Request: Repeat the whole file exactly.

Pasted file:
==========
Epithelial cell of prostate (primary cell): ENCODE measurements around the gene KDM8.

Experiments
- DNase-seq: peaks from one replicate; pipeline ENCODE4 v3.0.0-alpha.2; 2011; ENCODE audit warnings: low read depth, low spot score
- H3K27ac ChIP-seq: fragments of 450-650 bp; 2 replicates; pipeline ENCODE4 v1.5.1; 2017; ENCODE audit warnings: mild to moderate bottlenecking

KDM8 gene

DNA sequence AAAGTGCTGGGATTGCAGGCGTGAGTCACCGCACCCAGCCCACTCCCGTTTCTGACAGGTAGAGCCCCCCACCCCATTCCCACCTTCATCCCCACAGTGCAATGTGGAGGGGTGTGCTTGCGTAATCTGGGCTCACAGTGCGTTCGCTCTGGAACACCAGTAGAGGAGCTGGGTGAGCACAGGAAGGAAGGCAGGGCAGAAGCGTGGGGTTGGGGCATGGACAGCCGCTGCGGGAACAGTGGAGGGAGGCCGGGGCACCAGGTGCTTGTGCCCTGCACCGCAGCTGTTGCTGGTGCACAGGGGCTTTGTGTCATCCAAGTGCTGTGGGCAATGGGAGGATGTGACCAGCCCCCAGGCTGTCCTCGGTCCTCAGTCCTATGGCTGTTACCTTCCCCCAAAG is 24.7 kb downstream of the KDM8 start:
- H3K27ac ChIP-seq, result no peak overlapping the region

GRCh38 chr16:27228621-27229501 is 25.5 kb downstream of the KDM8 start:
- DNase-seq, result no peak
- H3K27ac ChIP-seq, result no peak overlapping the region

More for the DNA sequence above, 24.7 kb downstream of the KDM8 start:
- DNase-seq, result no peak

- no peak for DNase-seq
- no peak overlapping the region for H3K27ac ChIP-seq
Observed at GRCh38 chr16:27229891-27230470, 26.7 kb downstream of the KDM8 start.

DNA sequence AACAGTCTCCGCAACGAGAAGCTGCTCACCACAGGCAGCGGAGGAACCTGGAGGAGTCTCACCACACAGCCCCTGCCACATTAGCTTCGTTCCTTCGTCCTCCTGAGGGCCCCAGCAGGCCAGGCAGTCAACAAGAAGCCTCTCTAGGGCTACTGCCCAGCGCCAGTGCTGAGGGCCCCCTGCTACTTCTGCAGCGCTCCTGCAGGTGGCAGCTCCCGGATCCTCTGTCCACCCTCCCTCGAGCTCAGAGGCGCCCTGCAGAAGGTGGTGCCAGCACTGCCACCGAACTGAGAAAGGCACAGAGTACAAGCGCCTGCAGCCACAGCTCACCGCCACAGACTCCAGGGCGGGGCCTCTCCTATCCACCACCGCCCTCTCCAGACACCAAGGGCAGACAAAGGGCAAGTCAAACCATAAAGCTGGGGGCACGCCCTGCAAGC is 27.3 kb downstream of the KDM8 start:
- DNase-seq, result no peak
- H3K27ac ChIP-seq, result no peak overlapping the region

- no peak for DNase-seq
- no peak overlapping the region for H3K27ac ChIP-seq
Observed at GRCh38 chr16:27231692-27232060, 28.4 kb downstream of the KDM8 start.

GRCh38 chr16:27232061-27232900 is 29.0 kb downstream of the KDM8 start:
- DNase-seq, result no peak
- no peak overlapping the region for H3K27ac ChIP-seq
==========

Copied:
Epithelial cell of prostate (primary cell): ENCODE measurements around the gene KDM8.

Experiments
- DNase-seq: peaks from one replicate; pipeline ENCODE4 v3.0.0-alpha.2; 2011; ENCODE audit warnings: low read depth, low spot score
- H3K27ac ChIP-seq: fragments of 450-650 bp; 2 replicates; pipeline ENCODE4 v1.5.1; 2017; ENCODE audit warnings: mild to moderate bottlenecking

KDM8 gene

DNA sequence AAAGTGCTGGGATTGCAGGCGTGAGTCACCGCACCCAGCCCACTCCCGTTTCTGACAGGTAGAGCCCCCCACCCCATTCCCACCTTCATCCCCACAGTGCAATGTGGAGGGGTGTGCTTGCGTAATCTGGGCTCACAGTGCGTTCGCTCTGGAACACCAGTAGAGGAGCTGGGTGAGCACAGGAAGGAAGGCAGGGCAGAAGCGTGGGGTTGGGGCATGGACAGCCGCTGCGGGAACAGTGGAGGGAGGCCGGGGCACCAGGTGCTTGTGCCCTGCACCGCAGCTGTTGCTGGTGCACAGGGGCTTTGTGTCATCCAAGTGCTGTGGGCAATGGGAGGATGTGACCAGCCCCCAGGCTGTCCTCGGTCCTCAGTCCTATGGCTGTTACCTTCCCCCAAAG is 24.7 kb downstream of the KDM8 start:
- H3K27ac ChIP-seq, result no peak overlapping the region

GRCh38 chr16:27228621-27229501 is 25.5 kb downstream of the KDM8 start:
- DNase-seq, result no peak
- H3K27ac ChIP-seq, result no peak overlapping the region

More for the DNA sequence above, 24.7 kb downstream of the KDM8 start:
- DNase-seq, result no peak

- no peak for DNase-seq
- no peak overlapping the region for H3K27ac ChIP-seq
Observed at GRCh38 chr16:27229891-27230470, 26.7 kb downstream of the KDM8 start.

DNA sequence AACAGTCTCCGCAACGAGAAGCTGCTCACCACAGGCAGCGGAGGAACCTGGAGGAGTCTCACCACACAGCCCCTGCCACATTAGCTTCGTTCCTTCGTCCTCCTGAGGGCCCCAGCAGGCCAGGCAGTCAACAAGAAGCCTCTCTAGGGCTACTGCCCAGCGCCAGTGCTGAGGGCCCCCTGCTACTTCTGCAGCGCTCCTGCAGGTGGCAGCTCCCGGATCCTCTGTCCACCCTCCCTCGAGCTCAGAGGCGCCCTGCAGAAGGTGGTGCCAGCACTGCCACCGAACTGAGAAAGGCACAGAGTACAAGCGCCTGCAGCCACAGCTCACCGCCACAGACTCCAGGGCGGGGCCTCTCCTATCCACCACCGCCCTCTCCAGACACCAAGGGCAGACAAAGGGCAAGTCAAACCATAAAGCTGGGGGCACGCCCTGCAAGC is 27.3 kb downstream of the KDM8 start:
- DNase-seq, result no peak
- H3K27ac ChIP-seq, result no peak overlapping the region

- no peak for DNase-seq
- no peak overlapping the region for H3K27ac ChIP-seq
Observed at GRCh38 chr16:27231692-27232060, 28.4 kb downstream of the KDM8 start.

GRCh38 chr16:27232061-27232900 is 29.0 kb downstream of the KDM8 start:
- DNase-seq, result no peak
- no peak overlapping the region for H3K27ac ChIP-seq